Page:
A group of students at Salt Lake Community College would like to spread awareness for suicide prevention.
Five students at SLCC — David Moctezuma, David Jorgensen, Diamond Le, Estrella Lozano and Nathan Neiman — have started a campaign for a course project that involves trying to spread awareness for suicide prevention. The statistics involving suicide can be very frightening, and it is the goal of this project to help reduce the number of suicides in any way.
Along with writing this article, there will be fliers published around campus, and a video sharing how anyone around you can have suicidal thoughts and how you can help, or what you can do if you are having these thoughts.
Another main goal of this project and article is to talk about suicide and not make it this “taboo” topic we cannot discuss. We want to break down the wall of a topic that has been hushed by society and open the door for discussion before someone takes their life.
Suicide is not discriminating; it can affect anyone. It can happen to kids, teens, young adults, the older generations, men, women, teachers, leaders, your neighbor, and even your friend. Knowing how to help, or how to get help for yourself, is the first step.
Almost everyone has been affected by suicide in some way, and it can be a very difficult subject for people to talk about. The goal of this project is to make it easier for someone to get help, or help someone who has reached out to you.
The most important thing is to understand the warning signs of someone contemplating suicide. According to the SAVE (Suicide Awareness Voices of Education) organization, there are warning signs a person may need urgent help:
- Talking about wanting to die or to kill oneself.
- Looking for a way to kill oneself.
- Talking about feeling hopeless or having no purpose.
- Talking about feeling trapped or being in unbearable pain.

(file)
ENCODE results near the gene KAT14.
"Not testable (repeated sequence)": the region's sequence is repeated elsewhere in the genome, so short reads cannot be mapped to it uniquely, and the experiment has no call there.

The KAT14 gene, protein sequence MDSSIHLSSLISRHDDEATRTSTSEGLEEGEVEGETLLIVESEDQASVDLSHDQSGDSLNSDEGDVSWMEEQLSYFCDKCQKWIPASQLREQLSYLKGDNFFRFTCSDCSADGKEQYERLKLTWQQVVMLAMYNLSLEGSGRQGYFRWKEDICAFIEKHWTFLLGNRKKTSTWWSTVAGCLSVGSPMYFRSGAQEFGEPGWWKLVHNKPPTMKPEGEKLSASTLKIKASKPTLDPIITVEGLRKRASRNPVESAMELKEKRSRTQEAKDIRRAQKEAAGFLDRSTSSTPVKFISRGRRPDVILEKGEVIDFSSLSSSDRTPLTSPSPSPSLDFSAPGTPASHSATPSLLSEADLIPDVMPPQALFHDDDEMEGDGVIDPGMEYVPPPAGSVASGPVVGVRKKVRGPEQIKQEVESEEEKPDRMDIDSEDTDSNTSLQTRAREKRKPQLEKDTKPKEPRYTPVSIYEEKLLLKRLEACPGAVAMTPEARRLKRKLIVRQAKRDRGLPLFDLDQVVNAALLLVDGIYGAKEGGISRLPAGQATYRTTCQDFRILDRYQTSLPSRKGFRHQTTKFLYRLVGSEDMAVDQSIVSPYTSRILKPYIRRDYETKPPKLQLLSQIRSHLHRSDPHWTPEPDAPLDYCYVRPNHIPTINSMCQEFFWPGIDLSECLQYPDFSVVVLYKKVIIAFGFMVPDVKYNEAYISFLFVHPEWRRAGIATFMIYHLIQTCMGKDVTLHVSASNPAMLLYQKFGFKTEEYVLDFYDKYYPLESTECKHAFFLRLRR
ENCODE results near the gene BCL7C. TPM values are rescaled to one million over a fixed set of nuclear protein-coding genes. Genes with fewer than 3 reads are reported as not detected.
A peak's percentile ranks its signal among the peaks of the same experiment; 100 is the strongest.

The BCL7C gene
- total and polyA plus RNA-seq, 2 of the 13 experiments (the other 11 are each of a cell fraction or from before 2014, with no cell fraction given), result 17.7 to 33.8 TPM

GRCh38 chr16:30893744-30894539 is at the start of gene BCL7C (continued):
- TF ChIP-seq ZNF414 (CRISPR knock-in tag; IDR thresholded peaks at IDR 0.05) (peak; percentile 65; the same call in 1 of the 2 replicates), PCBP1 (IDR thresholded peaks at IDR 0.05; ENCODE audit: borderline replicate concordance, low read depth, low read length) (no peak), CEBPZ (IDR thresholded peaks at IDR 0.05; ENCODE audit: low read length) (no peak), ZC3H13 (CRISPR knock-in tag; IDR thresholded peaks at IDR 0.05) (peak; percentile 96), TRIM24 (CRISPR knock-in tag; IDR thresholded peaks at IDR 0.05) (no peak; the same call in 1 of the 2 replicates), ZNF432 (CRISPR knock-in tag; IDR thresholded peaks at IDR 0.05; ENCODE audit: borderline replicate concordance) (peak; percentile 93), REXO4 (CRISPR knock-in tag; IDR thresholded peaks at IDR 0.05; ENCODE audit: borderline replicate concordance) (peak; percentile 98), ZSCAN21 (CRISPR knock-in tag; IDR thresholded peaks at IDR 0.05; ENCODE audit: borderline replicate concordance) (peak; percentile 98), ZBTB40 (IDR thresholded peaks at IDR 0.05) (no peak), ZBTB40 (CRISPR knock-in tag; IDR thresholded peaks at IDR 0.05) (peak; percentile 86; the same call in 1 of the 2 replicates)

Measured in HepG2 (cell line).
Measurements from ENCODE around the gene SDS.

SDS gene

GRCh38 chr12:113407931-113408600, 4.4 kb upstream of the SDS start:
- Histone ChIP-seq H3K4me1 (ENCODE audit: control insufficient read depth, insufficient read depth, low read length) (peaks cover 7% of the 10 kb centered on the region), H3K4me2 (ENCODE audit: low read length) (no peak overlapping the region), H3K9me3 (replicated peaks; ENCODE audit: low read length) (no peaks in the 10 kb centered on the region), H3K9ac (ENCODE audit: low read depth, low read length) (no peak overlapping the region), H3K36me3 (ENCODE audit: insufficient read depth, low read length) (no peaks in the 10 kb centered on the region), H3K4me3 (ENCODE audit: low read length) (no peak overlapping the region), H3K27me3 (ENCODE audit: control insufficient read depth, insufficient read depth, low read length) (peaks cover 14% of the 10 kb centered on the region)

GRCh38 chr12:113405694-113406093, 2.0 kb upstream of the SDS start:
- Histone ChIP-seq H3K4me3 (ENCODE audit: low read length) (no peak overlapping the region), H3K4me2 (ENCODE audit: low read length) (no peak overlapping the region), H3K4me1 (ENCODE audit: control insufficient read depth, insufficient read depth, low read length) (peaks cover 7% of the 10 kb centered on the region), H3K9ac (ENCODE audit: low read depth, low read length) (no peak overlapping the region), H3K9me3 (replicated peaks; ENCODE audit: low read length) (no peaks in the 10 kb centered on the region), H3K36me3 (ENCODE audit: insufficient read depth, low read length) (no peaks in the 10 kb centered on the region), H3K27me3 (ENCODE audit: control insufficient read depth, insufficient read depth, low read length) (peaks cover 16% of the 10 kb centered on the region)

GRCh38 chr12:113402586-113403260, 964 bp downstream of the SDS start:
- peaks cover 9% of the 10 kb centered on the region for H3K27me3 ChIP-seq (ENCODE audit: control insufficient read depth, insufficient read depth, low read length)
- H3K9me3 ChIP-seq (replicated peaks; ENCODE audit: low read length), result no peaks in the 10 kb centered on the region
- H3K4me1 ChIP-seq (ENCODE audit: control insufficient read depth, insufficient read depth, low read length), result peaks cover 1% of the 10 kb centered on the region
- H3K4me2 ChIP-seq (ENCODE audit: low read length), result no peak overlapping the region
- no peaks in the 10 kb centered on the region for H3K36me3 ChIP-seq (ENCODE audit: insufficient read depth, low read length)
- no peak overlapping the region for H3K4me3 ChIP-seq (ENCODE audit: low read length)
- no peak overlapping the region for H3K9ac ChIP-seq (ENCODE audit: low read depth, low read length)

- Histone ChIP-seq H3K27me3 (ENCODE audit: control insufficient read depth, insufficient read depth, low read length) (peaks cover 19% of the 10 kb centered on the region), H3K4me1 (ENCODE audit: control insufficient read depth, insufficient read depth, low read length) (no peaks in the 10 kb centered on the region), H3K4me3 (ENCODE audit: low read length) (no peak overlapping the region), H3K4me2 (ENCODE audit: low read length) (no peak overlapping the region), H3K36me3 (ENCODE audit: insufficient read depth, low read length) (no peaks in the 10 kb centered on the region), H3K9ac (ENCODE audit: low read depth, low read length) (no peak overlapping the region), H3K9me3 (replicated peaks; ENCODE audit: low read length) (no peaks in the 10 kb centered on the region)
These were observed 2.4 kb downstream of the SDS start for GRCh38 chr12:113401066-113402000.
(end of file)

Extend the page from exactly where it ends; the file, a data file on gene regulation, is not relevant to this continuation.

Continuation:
- Talking about being a burden to others.
- Increasing the use of alcohol or drugs.
- Acting anxious, agitated or reckless.
- Sleeping too little or too much.
- Withdrawing or feeling isolated.
- Showing rage or talking about seeking revenge.
- Displaying extreme mood swings.
Along with warning signs, everyone should be aware of risk factors, which are characteristics that make a person more likely to attempt suicide. According to the SAVE organization, risk factors include:
- Mental disorders, particularly mood disorders, schizophrenia, anxiety and other disorders.
- Alcohol and other substance use problems.
- Impulsive and/or aggressive tendencies.
- History of trauma or abuse.
- Major physical or chronic illness.
- Previous suicide attempt.
- Family history of suicide.
- Recent job or financial loss.
- Recent loss of relationship.
- Easy access to lethal means.
- Lack of health care.
- Stigma involved with asking for help.
The World Health Organization states that close to 800,000 people die from suicide every year, which is one person every 40 seconds. These averages are similar to pandemic numbers, which everyone is familiar with now. There needs to be more done to prevent suicide.
If you or someone you know is experiencing suicidal thoughts or behaviors, we strongly encourage you to reach out. Just remember, everyone has a past they might not share or thoughts that might scare people, but if they reach out or say something, that is their call for help. Don’t brush off someone’s feelings or thoughts, because you could be the person that helps and saves someone, or you could be the stick that breaks the camel’s back.
National Suicide Prevention Lifeline
- 1-800-273-TALK (8255)
Crisis Teen Text Line
- Text “LISTEN” to 741-741
SLCC Center for Health and Counseling
- Counseling sessions: $10 to enrolled students
Safe Utah Crisis Prevention Lifeline